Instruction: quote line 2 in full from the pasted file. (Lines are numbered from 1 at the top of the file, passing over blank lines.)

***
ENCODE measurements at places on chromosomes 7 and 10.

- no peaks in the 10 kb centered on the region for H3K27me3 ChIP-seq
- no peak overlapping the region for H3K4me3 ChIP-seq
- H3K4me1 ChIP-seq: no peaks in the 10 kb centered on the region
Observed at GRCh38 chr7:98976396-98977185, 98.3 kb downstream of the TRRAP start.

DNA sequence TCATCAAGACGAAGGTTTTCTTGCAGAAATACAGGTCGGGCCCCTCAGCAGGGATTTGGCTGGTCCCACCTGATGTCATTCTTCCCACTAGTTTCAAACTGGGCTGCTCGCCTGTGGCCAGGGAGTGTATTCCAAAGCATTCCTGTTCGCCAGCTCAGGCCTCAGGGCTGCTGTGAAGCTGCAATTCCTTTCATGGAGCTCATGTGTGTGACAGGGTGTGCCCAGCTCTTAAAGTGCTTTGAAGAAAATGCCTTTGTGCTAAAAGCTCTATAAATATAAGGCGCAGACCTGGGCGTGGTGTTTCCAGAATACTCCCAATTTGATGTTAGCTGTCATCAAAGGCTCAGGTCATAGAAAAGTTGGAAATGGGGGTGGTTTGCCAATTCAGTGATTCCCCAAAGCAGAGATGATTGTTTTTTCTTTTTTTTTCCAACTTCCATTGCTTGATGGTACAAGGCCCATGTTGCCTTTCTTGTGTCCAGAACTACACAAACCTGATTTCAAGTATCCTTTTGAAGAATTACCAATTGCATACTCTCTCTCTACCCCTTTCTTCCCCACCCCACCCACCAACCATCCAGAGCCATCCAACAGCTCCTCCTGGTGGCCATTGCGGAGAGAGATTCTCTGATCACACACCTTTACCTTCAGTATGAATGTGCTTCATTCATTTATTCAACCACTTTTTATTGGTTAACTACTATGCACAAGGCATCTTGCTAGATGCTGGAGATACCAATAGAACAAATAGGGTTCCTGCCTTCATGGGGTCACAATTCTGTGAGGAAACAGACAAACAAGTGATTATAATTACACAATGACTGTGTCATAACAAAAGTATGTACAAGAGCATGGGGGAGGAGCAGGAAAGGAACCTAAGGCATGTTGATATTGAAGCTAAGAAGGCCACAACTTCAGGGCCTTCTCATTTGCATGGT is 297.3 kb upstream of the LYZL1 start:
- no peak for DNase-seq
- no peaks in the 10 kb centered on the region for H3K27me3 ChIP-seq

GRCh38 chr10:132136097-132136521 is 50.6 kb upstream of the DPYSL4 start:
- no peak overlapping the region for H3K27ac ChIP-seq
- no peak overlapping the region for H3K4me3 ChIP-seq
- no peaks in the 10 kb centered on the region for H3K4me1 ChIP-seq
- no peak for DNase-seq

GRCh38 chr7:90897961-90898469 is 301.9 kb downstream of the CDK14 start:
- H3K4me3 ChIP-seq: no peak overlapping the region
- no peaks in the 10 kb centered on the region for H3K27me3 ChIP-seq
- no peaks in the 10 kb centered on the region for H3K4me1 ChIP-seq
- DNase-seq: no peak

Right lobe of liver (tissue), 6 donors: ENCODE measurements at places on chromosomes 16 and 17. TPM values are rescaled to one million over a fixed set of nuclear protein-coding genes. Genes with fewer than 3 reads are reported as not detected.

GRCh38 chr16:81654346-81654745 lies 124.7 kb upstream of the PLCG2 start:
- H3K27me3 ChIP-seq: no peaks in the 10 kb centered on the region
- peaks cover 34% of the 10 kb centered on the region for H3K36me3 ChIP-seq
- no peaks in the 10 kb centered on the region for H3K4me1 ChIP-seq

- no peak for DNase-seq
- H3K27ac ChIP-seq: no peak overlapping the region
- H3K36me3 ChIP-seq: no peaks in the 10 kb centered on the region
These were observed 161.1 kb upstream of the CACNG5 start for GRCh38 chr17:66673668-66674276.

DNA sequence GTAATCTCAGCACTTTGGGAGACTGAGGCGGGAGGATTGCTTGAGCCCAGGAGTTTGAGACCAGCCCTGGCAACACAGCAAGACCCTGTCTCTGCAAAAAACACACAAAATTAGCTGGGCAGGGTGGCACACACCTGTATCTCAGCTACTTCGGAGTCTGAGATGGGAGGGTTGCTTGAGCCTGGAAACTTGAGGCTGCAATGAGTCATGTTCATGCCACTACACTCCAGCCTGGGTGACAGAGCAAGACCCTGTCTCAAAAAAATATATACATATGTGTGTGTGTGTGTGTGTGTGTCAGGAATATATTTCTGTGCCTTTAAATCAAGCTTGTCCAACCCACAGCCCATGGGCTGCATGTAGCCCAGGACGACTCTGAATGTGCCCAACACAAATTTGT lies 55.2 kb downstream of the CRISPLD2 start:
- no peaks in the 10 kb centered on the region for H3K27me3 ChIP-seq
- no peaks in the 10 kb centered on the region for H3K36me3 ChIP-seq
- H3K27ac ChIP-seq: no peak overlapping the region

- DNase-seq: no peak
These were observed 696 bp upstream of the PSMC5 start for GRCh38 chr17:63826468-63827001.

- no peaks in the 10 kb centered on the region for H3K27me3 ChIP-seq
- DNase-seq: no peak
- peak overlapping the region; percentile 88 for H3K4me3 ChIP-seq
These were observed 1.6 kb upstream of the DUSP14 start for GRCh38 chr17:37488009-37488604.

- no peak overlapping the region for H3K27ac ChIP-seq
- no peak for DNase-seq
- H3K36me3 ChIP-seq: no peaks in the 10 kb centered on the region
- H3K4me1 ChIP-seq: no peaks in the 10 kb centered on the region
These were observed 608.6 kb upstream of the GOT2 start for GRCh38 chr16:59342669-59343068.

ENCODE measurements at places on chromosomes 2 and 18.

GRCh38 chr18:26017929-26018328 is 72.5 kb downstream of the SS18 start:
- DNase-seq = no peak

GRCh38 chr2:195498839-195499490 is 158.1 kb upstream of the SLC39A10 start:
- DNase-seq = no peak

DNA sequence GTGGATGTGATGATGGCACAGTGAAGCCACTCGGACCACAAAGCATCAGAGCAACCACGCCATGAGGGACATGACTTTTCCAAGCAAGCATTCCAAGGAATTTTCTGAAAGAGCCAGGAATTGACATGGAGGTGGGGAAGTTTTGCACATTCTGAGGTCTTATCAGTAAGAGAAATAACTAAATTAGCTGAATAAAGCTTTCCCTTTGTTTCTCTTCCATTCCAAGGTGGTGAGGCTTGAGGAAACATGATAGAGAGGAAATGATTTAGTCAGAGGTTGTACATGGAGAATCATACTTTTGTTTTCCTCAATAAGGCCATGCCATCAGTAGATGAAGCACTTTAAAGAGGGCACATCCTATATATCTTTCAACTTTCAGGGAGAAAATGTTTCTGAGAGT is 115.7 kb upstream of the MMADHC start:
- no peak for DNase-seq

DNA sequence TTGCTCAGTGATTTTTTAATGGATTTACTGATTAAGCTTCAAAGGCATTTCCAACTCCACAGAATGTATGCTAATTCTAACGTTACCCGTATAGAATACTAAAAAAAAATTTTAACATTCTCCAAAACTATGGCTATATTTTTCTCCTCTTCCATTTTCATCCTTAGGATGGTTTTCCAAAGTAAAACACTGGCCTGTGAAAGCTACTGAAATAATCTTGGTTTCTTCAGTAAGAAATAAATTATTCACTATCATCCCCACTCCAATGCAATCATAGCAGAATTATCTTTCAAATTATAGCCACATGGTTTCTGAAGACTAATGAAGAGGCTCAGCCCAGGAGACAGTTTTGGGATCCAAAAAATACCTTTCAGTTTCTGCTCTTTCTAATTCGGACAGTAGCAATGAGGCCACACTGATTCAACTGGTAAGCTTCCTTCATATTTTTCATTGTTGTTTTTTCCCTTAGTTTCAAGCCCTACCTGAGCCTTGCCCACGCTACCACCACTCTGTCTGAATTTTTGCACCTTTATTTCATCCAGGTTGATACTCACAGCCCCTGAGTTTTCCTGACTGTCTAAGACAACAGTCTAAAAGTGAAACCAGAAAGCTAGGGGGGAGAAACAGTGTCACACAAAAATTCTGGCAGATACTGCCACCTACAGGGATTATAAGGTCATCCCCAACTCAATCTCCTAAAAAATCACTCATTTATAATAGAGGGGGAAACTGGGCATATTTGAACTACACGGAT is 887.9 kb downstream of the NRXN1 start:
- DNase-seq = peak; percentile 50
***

- no peaks in the 10 kb centered on the region for H3K27me3 ChIP-seq